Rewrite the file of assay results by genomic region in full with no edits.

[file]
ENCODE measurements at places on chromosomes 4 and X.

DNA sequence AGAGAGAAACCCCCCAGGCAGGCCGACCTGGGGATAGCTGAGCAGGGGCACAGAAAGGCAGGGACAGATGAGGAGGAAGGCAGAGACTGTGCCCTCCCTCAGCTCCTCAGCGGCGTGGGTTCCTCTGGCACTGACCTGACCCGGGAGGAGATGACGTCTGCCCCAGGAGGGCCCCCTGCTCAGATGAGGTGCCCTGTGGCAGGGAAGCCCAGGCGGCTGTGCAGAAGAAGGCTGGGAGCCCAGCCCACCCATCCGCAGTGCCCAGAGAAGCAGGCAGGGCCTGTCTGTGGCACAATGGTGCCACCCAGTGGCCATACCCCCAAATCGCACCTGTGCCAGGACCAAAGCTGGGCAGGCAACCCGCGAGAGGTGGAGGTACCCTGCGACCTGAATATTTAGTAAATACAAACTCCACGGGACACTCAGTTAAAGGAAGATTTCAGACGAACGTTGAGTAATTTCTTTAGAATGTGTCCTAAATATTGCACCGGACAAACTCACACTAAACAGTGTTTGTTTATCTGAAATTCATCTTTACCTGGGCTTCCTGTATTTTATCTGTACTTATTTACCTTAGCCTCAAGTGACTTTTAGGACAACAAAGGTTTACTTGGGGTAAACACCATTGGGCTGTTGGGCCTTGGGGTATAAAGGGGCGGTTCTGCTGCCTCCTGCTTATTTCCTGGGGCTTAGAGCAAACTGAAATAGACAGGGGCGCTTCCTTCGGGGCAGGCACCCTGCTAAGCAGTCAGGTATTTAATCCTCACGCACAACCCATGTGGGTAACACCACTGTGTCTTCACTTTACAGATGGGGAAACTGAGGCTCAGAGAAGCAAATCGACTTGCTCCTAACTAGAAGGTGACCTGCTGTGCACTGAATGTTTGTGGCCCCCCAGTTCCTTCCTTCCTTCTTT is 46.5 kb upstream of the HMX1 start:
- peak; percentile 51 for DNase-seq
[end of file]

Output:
ENCODE measurements at places on chromosomes 4 and X.

DNA sequence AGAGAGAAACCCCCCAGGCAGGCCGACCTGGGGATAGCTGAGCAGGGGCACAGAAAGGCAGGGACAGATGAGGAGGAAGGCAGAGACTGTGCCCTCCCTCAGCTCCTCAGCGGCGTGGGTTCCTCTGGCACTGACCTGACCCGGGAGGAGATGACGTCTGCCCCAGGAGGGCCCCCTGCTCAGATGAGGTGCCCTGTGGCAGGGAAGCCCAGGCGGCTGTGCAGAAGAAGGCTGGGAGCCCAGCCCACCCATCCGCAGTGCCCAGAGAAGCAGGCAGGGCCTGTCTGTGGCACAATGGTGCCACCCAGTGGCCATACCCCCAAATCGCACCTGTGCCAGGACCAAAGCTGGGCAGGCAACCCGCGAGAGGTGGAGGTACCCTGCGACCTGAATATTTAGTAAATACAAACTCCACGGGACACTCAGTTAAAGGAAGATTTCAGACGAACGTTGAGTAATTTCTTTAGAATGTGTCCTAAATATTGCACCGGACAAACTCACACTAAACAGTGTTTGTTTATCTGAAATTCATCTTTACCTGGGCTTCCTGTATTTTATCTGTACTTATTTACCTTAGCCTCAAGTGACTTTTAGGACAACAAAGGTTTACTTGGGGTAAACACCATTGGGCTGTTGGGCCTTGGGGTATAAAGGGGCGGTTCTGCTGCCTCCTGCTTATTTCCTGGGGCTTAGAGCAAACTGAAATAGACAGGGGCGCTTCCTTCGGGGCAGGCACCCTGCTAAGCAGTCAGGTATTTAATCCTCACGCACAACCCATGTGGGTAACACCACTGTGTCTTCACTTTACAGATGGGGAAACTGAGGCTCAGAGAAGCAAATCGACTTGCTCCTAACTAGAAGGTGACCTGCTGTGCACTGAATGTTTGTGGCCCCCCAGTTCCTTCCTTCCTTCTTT is 46.5 kb upstream of the HMX1 start:
- peak; percentile 51 for DNase-seq